Low Temps Make High Prices For Farmers
For some, these low temperatures could cause a spike in power bills, but for farmers they can put large dents in paychecks just to keep their animals alive and well.
Cattle farmers say the livestock needs extra feed to stay strong through the Winter, and for farmers like Kenny Harden, that comes at a price, "It costs to maintain the feed for them. Hay, whether you grow it yourself or you buy it, there's a cost to it. But to keep them in good shape you're going to have to put the feed out there for them," says Harden.
And if fed properly farmers say cows are designed to make it through harsh weather, but for a chicken farmer, keeping the birds at the right temperature in the winter can cost thousands of dollars per week.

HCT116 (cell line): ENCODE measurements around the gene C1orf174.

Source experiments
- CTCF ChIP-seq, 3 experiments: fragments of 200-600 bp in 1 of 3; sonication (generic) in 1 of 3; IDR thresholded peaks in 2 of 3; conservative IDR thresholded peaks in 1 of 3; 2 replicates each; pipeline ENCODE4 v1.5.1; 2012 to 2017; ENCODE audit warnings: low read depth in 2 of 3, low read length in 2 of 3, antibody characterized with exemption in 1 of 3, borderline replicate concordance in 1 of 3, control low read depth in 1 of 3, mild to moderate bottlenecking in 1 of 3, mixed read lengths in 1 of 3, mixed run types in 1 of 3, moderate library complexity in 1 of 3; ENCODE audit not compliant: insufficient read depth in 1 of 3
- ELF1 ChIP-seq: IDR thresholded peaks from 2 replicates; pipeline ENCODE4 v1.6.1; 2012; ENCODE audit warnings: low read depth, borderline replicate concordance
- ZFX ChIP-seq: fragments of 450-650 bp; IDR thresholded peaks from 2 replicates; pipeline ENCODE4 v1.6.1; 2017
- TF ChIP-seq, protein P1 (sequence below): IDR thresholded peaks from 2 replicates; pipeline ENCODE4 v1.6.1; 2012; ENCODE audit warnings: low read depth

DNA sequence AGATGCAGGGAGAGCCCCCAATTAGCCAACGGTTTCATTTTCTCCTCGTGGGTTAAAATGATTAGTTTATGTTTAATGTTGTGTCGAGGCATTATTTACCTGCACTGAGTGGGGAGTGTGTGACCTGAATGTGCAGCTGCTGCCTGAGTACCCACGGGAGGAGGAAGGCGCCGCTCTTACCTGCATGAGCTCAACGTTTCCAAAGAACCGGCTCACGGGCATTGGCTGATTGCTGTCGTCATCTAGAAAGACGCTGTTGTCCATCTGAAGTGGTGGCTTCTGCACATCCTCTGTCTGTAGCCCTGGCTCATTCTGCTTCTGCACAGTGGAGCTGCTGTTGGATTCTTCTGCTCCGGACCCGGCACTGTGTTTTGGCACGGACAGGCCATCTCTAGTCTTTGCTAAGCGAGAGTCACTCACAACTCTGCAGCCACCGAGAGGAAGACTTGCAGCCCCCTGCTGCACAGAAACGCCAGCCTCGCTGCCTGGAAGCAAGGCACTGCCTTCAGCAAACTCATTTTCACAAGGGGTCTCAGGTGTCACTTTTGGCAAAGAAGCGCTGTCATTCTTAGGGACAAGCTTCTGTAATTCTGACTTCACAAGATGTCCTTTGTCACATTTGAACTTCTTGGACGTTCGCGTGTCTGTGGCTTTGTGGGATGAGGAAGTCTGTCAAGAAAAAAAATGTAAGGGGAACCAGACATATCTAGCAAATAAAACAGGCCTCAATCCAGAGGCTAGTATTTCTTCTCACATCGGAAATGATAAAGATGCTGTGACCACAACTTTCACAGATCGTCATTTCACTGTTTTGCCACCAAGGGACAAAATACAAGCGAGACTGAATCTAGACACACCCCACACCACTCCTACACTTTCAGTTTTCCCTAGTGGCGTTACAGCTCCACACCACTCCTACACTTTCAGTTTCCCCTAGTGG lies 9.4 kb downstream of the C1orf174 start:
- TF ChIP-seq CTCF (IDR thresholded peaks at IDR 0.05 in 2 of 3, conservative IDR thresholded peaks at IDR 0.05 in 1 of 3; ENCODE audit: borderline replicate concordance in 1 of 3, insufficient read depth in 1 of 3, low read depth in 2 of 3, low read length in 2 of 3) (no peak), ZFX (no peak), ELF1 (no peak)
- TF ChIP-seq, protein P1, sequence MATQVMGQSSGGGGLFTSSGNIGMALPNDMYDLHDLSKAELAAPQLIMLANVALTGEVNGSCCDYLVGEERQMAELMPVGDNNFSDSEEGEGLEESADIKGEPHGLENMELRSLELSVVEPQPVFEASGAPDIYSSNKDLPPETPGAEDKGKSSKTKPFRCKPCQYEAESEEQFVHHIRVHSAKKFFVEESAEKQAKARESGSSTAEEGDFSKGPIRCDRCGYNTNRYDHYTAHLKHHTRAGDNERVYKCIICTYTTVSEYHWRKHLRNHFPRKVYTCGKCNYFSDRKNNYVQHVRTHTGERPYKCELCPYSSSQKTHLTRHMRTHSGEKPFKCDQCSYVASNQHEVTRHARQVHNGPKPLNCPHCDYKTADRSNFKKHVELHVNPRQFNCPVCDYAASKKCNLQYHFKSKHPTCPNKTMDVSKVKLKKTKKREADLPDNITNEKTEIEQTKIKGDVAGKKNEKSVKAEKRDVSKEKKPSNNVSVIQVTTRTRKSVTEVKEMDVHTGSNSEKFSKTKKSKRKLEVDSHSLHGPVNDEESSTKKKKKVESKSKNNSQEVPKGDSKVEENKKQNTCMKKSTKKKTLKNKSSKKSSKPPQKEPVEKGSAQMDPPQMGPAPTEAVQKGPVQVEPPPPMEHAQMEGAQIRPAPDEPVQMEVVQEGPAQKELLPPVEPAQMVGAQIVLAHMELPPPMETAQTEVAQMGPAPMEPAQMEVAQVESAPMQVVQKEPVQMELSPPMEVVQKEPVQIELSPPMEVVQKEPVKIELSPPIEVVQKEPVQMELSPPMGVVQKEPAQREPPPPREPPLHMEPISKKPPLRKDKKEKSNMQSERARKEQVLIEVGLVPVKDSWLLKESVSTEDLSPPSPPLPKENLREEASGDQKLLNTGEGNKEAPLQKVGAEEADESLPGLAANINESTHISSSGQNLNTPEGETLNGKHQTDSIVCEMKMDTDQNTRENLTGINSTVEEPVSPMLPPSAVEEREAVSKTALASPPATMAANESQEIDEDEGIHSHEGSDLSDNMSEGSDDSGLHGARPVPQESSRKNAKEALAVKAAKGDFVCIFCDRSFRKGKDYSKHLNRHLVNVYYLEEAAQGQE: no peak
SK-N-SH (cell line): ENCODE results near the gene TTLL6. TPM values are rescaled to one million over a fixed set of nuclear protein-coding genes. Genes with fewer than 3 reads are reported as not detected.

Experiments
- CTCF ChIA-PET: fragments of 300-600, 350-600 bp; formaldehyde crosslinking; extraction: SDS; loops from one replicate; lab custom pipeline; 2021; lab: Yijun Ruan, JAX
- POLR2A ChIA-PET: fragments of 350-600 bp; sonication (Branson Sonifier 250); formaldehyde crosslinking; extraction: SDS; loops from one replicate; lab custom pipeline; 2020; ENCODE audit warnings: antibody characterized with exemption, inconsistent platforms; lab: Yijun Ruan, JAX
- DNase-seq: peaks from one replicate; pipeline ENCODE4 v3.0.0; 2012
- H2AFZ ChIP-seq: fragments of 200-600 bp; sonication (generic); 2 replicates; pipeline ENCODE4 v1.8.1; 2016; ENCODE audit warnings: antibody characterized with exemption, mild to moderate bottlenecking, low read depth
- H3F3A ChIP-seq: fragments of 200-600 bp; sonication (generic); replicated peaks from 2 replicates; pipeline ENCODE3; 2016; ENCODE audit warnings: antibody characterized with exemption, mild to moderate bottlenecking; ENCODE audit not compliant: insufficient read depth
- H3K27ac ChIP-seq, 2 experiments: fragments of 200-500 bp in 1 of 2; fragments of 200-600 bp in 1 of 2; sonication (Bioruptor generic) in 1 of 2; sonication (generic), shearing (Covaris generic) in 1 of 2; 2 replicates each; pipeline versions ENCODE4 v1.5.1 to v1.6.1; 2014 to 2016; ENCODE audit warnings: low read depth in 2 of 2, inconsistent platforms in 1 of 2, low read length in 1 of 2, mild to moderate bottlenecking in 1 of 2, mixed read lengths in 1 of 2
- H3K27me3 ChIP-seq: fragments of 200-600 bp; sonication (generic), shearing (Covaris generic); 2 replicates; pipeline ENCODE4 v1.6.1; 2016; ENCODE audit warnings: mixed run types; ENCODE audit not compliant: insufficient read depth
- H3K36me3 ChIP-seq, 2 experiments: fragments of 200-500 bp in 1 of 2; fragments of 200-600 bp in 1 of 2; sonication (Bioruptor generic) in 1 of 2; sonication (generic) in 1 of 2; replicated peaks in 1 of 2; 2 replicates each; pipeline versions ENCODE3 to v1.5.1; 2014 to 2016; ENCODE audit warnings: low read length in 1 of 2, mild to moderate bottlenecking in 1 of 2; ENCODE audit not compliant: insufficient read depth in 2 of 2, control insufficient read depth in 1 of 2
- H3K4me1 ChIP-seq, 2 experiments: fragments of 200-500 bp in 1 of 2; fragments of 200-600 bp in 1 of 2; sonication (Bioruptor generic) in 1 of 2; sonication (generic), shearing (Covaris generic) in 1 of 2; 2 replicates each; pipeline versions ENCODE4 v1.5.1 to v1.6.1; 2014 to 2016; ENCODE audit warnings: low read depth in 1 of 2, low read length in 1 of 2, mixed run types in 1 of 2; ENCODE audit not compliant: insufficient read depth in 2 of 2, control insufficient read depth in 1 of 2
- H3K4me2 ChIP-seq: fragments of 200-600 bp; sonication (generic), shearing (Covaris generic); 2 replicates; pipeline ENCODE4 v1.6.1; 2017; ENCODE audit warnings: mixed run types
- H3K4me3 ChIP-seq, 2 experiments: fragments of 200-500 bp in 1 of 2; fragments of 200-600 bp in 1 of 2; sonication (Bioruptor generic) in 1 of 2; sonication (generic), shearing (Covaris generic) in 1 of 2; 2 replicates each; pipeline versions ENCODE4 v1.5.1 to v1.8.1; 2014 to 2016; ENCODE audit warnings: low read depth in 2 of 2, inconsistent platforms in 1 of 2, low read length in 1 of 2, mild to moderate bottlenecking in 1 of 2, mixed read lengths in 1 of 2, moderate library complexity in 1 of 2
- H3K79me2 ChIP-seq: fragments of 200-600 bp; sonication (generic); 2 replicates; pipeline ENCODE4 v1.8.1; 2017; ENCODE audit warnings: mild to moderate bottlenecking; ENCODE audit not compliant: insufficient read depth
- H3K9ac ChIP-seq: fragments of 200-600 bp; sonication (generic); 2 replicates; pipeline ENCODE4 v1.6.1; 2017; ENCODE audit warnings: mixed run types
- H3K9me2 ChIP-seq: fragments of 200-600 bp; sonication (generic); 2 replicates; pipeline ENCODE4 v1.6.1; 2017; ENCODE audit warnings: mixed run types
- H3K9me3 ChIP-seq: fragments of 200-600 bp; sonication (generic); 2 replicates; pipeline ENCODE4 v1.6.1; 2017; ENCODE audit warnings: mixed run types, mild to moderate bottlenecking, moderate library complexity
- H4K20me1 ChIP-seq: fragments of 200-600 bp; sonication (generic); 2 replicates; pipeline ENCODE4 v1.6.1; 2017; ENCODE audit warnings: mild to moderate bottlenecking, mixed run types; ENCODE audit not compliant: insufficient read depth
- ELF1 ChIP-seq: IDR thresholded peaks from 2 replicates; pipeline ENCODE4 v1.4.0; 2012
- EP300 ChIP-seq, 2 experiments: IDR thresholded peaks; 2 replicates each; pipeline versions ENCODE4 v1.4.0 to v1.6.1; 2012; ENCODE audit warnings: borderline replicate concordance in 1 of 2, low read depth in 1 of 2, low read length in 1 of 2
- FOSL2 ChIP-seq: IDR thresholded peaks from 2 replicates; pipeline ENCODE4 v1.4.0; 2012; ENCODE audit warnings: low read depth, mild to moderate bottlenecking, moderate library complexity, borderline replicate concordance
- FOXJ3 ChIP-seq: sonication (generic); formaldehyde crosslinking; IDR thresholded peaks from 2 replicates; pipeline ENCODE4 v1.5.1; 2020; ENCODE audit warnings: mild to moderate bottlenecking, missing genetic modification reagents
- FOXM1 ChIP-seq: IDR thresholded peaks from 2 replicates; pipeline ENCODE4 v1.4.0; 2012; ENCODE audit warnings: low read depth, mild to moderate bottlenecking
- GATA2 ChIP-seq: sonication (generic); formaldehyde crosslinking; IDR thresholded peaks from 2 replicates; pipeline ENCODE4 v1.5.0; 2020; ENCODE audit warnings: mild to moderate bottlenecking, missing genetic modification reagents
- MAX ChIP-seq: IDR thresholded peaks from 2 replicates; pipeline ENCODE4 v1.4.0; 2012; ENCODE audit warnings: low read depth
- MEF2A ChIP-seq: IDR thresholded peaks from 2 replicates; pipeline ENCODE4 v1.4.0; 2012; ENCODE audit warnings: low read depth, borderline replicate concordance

"You're looking anywhere from on a mild day, you know, maybe $100, and on severe days you may be looking at $500 or $600 per day just to keep them at the optimum temperature you want the birds to be at so they'll keep growing," says Tom Duncan, owner of Daybreak Farms in Greenville.
As farmers do their best to battle the elements and keep their livestock healthy, they have to plan ahead in order to make any profit, "In the Winter time, you can more or less count on a couple of months where your pay is just going to pay propane bills and your operating costs. So, what you hope to do is shoulder months in the Spring and the Fall, so you can make enough to justify everything out in the long run," says Duncan.
One Farmer says this winter has already been more costly than last year's, spending nearly $12,000 in heating and operating costs since Thanksgiving.